IBM UrbanCode products use a role- and team-based security system. Permissions are assigned to roles, not to users. In IBM UrbanCode Deploy, for instance, roleless users can only access their user preferences.
Typically, when administrators set up security they also define roles and teams. An extremely useful role you can create is a Team Lead role. The Team Lead role can manage a team’s roster without further involvement from an administrator, or additional administrative permissions.
To test drive the role, create a role and name it Team Lead or something similar. Grant the Add Team Members permission from the Server Configuration area to the role, as shown in this figure. This permission enables users to manage their team rosters—add users to team roles, and remove users from their team. Users with this permission can manage the rosters of their own teams but not other teams.
Add the other permissions granted to team members. Do not add the Manage Security permission to the role. The Manage Security permission essentially creates an administrator-type role because it grants access to all security features, which is not what you want.
Users without the Manage Security permission cannot access the security options, but that’s fine. All users, even roleless users, can access their own My Team page. You do not need the Manage Security permission to view your teams.
You access your My Teams page from the My Profile menu, as shown in this figure.
The My Teams page lists the teams to which you belong—and no others. In this example, Demo User, user ID Demo, belongs to two teams—Demo Team and Demo2 Team. She is assigned to the Team Lead role for Demo Team, as shown in this figure. The Team Lead role enables her to delete users and add users to roles on the Demo Team. Even though Demo User does not have access to the system administration functions, she can act as team administrator by using her My Team page. If the Team Lead role did not have the Add Team Members permission, Demo User, like any other user, could review her teams but not modify them. The Add buttons would not be displayed.
What happens when a user is in the Team Lead role for some of their teams but not for others? As you would expect, a user without the Add Team Members permission cannot affect the team roster. In this example, Demo User is the team lead for Demo Team but not for Demo2 Team. If Demo User attempts to modify Demo2 Team’s roster, she is prevented and a message informs her that she does not have permission to change team membership.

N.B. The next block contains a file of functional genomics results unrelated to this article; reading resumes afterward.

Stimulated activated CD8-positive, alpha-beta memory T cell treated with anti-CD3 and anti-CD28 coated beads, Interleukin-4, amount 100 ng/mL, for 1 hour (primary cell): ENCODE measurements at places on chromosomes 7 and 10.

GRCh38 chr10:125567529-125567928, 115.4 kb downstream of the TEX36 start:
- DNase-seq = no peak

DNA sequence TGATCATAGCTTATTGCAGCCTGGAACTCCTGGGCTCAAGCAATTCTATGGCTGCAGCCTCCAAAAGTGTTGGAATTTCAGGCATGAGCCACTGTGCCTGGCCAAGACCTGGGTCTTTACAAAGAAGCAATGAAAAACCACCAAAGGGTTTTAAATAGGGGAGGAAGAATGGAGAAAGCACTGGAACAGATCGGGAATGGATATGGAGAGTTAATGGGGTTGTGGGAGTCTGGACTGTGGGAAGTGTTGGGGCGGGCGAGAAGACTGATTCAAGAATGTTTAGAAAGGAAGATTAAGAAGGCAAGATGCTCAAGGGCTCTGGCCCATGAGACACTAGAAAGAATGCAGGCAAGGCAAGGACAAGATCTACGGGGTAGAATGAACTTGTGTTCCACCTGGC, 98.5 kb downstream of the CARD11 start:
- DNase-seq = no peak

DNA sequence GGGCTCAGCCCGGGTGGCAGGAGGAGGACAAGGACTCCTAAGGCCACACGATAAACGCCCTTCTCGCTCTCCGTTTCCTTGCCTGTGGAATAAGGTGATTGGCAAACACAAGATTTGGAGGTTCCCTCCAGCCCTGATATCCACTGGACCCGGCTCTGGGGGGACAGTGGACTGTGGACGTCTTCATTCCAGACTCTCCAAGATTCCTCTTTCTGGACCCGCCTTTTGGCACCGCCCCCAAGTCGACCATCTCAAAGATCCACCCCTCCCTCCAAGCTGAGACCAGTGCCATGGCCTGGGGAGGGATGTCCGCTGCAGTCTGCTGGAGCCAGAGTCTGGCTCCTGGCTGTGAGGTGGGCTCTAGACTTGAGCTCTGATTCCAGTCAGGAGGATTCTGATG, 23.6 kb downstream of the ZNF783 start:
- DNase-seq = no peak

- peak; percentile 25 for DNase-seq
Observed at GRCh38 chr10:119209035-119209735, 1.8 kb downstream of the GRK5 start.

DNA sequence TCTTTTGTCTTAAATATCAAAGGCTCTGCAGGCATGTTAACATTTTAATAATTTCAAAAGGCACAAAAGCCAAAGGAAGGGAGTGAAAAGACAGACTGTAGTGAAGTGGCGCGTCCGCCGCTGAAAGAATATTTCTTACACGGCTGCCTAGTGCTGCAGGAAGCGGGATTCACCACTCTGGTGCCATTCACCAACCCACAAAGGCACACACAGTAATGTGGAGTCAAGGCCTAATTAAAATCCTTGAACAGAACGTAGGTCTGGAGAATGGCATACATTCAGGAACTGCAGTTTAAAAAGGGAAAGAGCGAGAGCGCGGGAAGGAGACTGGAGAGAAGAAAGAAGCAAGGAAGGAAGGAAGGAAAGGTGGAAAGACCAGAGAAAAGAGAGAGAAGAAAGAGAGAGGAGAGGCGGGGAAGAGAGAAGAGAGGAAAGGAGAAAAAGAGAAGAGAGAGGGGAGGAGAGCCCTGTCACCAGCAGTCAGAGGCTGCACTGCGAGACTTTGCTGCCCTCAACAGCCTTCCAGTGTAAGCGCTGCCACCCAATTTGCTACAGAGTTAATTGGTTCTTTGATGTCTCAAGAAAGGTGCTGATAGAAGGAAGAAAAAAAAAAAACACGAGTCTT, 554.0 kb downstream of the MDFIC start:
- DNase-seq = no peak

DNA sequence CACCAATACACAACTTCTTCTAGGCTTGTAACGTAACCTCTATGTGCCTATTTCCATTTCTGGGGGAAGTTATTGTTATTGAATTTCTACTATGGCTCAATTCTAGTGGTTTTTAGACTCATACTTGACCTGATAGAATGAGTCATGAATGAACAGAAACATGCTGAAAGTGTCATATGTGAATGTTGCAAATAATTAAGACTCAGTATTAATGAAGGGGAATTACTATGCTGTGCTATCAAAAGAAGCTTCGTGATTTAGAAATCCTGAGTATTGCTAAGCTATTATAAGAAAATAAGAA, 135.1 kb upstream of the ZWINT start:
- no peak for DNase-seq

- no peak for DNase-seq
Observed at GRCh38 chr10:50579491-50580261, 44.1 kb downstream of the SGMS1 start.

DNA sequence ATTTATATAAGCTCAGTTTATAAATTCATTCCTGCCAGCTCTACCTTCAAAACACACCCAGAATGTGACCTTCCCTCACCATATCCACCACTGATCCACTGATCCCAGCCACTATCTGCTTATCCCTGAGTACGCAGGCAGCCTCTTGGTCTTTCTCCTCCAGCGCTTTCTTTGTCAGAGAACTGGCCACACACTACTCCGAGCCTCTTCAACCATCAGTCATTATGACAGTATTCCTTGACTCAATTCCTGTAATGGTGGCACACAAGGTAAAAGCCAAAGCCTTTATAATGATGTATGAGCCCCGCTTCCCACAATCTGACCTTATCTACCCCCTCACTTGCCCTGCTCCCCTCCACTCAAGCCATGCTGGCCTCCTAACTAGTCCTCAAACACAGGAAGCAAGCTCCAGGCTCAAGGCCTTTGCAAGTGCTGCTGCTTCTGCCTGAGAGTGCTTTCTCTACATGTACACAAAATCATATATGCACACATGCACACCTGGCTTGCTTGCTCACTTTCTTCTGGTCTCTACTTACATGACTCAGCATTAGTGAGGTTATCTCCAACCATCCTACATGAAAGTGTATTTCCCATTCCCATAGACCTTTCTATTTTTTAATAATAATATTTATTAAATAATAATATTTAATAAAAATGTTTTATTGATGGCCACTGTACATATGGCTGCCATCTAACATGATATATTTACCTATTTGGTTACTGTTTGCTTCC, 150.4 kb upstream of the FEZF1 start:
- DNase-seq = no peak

Note: The UI can sometimes be slow to update, which can make it appear that an unexpected roster change occurred. If this happens, refresh the window.
Because all roles are available to all teams, the Administrator role, with all its privileges, are also available on the My Teams page. If Demo user attempts to add herself to the Administrator role for Demo Team, she is prevented even though she is the Team Lead. A user in a role with the Add Team Members permission cannot affect a role that has more permissions than the user with the Add Team Members permission. Because the Administrator role has more Server Configuration permissions than the Team Lead role, Demo user cannot add or remove users from the Administrator role.
To be effective, a team lead role needs, in addition to the Add Team Members, all permissions granted to roles the team lead is expected to manage. If you have team types with different permission sets, you might need several team lead roles–Development Lead and Production Lead, for example. The simplest solution is to grant all permission to the team lead role except those reserved for the Administrator role. Remember, users in lead-style roles can only affect the teams to which they belong.
Tip: User Preferences for Team Object Mapping
By default, the objects that you create are automatically mapped to the teams to which you belong. You can change this behavior with the Default Teams for New Objects parameter in your Preferences. Instead of all your teams, you can select a subset of them, or none at all.
updated November 13, 2015